Cross-Region Replication

We now know what we can do to prevent human errors when administering S3, but how can we make sure that our data is safe in case AWS S3 has an internal system failure, or an entire availability zone goes dark? Fortunately, AWS created Cross-Region Replication (CRR) rules to copy an entire bucket from one region to another bucket located in a different region. For example, we can use CRR to asynchronously copy a bucket located in the Northern California region to a bucket located in the London region.

When enabling CRR to replicate your buckets across regions it is important to keep in mind that you must also have versioning enabled. Additionally, other benefits with CRR enabled include object replicas maintaining their key names and metadata, as well as being able to change the storage tier while creating a rule. Although AWS claims 99.99% reliability in S3 and the chance that an entire region will go down is extremely slim, Cross-Region Replication makes it easy and simple to create backups of your S3 buckets.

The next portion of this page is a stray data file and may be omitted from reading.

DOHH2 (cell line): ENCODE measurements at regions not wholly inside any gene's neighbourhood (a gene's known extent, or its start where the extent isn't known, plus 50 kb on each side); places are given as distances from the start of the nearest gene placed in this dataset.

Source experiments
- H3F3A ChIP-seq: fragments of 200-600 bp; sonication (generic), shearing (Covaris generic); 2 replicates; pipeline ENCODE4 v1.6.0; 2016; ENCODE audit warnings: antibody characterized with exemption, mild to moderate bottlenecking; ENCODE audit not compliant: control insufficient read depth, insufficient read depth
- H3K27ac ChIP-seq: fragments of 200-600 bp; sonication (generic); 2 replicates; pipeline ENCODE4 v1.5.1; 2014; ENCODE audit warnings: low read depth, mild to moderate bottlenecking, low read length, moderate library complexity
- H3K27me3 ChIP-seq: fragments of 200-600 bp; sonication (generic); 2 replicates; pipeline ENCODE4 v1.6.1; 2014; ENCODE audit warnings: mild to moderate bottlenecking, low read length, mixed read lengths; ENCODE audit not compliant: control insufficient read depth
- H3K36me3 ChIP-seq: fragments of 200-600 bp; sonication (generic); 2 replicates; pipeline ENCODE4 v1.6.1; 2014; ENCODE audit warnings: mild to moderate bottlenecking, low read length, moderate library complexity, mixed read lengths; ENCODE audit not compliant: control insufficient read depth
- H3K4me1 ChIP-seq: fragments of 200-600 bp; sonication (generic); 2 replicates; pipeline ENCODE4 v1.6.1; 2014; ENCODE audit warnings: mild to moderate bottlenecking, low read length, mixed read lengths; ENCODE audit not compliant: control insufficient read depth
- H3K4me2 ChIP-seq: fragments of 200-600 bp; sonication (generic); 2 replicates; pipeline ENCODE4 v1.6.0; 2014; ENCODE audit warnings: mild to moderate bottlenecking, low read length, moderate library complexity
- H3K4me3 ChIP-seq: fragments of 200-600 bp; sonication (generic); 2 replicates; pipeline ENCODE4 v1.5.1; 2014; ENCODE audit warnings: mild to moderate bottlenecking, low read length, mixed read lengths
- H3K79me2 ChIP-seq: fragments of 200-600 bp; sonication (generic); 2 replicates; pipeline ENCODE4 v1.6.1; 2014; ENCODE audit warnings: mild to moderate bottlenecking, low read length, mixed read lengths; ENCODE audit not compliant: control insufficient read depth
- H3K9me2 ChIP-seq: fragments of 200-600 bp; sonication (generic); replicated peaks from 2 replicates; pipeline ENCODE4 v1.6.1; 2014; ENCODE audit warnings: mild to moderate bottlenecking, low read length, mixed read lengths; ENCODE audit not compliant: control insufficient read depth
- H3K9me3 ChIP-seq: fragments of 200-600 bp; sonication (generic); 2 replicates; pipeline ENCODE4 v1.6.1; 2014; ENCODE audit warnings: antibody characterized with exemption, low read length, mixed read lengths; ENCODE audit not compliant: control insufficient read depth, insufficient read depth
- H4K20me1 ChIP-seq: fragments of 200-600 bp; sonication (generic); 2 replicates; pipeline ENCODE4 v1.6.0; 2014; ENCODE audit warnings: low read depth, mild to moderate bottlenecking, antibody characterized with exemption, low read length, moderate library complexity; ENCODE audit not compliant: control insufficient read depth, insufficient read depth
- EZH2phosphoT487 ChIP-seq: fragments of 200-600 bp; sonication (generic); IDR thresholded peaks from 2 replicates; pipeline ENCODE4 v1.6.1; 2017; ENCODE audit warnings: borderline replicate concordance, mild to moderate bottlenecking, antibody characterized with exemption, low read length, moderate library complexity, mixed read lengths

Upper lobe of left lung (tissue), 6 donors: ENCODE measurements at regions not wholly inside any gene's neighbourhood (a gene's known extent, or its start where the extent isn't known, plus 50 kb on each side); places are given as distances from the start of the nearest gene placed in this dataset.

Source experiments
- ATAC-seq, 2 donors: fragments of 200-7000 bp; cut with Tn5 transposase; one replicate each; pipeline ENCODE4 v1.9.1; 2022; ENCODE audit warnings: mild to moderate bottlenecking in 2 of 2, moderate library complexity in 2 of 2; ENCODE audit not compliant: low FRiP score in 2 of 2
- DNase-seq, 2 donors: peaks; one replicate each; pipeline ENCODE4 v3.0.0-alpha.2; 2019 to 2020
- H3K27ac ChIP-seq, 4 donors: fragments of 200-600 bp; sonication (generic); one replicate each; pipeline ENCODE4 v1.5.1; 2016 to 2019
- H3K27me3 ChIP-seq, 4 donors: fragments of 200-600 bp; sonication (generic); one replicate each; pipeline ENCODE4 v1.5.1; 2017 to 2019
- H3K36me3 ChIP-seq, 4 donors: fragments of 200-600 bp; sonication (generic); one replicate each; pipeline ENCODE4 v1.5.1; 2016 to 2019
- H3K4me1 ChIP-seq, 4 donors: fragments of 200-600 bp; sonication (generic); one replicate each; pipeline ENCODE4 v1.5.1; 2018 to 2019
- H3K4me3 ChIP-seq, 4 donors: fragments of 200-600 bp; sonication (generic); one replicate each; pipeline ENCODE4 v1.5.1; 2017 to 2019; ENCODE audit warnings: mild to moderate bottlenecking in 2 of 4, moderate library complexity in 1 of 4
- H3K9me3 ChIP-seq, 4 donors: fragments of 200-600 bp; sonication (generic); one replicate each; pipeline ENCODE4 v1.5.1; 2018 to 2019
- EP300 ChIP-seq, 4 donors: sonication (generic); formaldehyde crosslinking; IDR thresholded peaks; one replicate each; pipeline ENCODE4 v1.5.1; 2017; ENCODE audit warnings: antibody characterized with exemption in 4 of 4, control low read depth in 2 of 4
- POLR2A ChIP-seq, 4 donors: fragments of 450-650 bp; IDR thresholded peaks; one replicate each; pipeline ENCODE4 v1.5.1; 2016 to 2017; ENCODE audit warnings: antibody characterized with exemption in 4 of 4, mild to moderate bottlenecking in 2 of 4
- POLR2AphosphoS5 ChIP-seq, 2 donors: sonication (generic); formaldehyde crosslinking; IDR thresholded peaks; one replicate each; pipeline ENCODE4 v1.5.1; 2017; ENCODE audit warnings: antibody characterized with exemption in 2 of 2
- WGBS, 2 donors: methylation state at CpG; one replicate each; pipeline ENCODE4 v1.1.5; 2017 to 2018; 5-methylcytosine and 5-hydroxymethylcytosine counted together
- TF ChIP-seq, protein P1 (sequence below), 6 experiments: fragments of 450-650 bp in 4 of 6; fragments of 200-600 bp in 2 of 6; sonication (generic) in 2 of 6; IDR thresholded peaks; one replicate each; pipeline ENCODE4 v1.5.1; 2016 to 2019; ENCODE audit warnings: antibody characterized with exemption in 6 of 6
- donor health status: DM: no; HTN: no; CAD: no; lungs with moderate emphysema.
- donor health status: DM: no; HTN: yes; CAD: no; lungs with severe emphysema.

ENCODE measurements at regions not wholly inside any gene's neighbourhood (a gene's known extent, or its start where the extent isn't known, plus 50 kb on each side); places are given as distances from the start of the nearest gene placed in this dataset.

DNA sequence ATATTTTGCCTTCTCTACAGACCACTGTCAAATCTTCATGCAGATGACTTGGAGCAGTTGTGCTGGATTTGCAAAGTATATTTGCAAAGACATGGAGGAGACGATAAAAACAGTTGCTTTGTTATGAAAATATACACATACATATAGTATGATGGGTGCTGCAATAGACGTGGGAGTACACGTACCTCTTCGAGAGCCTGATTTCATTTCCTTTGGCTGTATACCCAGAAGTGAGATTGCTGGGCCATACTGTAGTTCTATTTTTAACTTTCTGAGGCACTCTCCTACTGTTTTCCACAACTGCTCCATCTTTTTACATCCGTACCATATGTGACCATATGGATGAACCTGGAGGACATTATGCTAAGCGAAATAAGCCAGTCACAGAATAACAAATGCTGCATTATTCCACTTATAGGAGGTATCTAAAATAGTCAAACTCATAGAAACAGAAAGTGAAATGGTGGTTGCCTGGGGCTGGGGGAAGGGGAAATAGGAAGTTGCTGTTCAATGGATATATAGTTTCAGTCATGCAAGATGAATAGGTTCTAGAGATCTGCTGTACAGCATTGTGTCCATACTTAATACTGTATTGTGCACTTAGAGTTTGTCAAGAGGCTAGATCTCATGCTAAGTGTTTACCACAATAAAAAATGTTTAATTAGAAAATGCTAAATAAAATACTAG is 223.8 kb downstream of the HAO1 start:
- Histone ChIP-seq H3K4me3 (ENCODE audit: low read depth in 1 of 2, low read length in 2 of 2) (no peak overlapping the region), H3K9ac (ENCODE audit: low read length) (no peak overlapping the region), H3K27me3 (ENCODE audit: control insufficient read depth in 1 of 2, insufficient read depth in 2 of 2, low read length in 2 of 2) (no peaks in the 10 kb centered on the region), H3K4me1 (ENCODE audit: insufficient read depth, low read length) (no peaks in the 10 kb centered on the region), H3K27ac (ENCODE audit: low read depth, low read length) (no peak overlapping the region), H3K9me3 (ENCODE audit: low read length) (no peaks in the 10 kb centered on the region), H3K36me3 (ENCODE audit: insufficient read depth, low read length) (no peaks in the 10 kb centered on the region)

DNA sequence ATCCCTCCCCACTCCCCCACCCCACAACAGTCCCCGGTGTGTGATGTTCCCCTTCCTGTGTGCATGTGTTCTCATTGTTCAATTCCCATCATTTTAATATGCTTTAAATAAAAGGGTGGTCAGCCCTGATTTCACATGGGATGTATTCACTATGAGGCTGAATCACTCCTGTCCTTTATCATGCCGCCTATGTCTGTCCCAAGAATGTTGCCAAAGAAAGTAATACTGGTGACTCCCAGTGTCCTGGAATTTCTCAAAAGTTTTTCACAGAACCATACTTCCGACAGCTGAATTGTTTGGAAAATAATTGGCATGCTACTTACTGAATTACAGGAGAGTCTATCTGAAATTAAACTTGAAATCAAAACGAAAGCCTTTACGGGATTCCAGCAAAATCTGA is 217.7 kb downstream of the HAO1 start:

Sync to EBS using AWS CLI

Another solution to backing up an S3 bucket is to sync the bucket using the AWS CLI to an EBS volume attached to an EC2 instance. This is AWS’s own command-line interface that enables a user to programmatically interact with most of the AWS services. Being that it is programmatic, it tends to have additional capabilities than simply using a console and also may be more technically advanced for the average user.